And, I would have to say first that I do not know whether Oswald is guilty, or not. I do not know who he is or what he is, but my thinking goes along two channels on the basis of the information now available to us. Either he is a person who has been framed of the whole cloth, that the Dallas police did not get anybody; or they did get somebody and they are covering this person up. Or, I would say that he might be a provocateur, who has been planted by the Right. You see I think there is considerable justice in world public opinion saying that he—President Kennedy—was murdered by a racist, outside of the concrete evidence, because you don’t have to know who pulled the trigger in a crime, you have to know the objective conditions, and the circumstances that make such a thing inevitable. Mr. Kennedy, when he moved into Dallas, was taking his life in his hands, because of the situation in Dallas. I think that the (Toronto Daily) Star and other papers have given us a picture of the hysteria, the race hatred, the bitterness against Catholics which Mr. Kennedy was, the bigotry and authority of the bigotry in Dallas; that one has to say that the situation was set up, and you don’t have to know really who pulled the trigger to know who’s guilty. I would say the racists in the Deep South, the Southern Bourbons, the heads of the Democratic Party, that’s who’s guilty.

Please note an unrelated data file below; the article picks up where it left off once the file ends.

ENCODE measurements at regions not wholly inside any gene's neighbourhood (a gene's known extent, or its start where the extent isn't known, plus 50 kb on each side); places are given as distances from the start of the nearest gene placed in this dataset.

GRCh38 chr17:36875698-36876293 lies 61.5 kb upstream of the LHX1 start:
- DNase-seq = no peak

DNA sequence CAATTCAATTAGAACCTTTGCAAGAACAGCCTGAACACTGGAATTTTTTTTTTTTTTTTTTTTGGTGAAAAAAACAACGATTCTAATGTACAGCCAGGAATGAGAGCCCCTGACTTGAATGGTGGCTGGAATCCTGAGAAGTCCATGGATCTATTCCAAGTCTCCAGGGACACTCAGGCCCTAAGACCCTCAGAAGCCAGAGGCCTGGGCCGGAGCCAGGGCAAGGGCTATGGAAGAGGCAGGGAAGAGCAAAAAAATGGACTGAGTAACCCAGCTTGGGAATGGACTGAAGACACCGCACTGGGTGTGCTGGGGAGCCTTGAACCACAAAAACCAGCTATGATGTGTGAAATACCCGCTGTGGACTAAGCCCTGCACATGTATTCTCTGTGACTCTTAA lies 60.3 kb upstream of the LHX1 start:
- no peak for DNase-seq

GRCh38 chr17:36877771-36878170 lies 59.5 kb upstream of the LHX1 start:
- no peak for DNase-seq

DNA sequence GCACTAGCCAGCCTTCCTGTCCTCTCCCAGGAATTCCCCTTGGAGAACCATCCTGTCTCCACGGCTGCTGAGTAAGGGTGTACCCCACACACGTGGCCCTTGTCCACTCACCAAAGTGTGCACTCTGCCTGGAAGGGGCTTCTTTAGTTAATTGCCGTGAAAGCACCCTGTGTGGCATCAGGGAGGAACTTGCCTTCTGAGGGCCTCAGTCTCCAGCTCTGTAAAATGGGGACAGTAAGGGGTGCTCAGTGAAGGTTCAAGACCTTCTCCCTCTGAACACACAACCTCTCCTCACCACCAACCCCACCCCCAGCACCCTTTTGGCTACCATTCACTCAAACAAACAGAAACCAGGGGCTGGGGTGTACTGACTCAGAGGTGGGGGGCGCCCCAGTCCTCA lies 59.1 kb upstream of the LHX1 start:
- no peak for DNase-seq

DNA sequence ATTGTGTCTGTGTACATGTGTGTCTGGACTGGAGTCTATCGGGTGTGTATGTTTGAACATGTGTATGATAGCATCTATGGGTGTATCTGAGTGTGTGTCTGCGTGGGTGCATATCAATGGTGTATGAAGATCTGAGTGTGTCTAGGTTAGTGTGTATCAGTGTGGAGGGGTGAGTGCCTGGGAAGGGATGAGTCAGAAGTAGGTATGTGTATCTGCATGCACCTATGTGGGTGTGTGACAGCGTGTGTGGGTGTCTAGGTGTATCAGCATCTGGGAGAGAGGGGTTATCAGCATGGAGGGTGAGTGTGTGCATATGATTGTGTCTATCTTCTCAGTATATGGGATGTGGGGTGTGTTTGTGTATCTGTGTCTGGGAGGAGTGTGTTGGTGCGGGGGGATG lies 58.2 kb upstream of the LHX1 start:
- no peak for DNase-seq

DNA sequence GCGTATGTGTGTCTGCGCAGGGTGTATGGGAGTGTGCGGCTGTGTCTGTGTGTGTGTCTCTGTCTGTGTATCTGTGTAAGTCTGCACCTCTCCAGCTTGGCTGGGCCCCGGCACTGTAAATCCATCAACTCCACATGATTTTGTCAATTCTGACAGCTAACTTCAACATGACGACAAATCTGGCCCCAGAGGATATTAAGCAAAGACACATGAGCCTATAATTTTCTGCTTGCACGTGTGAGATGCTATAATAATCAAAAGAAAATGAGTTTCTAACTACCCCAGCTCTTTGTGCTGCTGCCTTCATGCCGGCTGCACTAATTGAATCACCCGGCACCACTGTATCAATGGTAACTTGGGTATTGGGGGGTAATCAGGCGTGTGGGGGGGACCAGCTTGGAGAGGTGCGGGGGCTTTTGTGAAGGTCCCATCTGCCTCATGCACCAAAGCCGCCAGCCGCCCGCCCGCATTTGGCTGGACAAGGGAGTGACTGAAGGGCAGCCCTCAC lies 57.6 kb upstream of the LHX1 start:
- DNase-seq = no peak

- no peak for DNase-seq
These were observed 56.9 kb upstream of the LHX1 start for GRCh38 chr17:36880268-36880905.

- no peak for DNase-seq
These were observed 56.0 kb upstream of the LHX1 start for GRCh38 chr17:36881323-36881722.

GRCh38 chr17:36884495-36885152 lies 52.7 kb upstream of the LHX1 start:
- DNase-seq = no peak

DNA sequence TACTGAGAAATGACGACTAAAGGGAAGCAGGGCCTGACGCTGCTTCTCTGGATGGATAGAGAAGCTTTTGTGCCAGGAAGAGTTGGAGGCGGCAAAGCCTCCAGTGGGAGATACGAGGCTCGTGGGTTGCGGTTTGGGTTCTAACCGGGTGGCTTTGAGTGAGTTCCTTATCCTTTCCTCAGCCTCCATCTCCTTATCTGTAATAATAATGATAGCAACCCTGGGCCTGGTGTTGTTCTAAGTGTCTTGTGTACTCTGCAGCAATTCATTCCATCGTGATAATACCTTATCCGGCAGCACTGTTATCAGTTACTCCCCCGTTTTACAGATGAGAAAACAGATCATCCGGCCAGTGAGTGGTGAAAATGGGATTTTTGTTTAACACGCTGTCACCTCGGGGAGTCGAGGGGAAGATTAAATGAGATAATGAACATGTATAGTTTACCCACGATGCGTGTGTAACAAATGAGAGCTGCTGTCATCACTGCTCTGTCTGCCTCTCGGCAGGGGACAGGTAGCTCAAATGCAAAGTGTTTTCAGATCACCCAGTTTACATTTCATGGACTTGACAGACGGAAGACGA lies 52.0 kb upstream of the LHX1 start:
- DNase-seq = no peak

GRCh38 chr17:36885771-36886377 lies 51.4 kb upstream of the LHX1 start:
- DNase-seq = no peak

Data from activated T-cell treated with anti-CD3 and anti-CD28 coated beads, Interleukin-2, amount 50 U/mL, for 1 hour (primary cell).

CBC: Do you think the Left had anything to gain in the death of President Kennedy?
Dowson: Not at all. Since the assassination, of course, the new President, President Johnson, has made some statements on his policy. And it’s apparent that on all the major questions that he has spoken on, and made enunciations of a policy character, that he is going to carry the identical line of the late President Kennedy. Is this not proof that nothing has been gained at all by anybody who thought there was something to be gained by the assassination? This affirms the traditional and orthodox Marxist opinion (on assassinations -ed.) You see, I was a political opponent of Mr. Kennedy, not a personal opponent—just as I was a political opponent of Mr. Phillips for the Mayoralty (of Toronto); I was not concerned about his personal life; I had no personal animosity against him as an individual; I was opposed to the political views of Mr. Phillips and I am opposed to the political positions of Mr. Kennedy—the whole policy of the government—that’s what I am opposed to. And this cannot be changed by the removal of an individual, by the removal of Kennedy. And now the resumption of office by Mr. Johnson and the statements of Mr. Johnson that he is going to carry on the same policies, so correctly affirm it.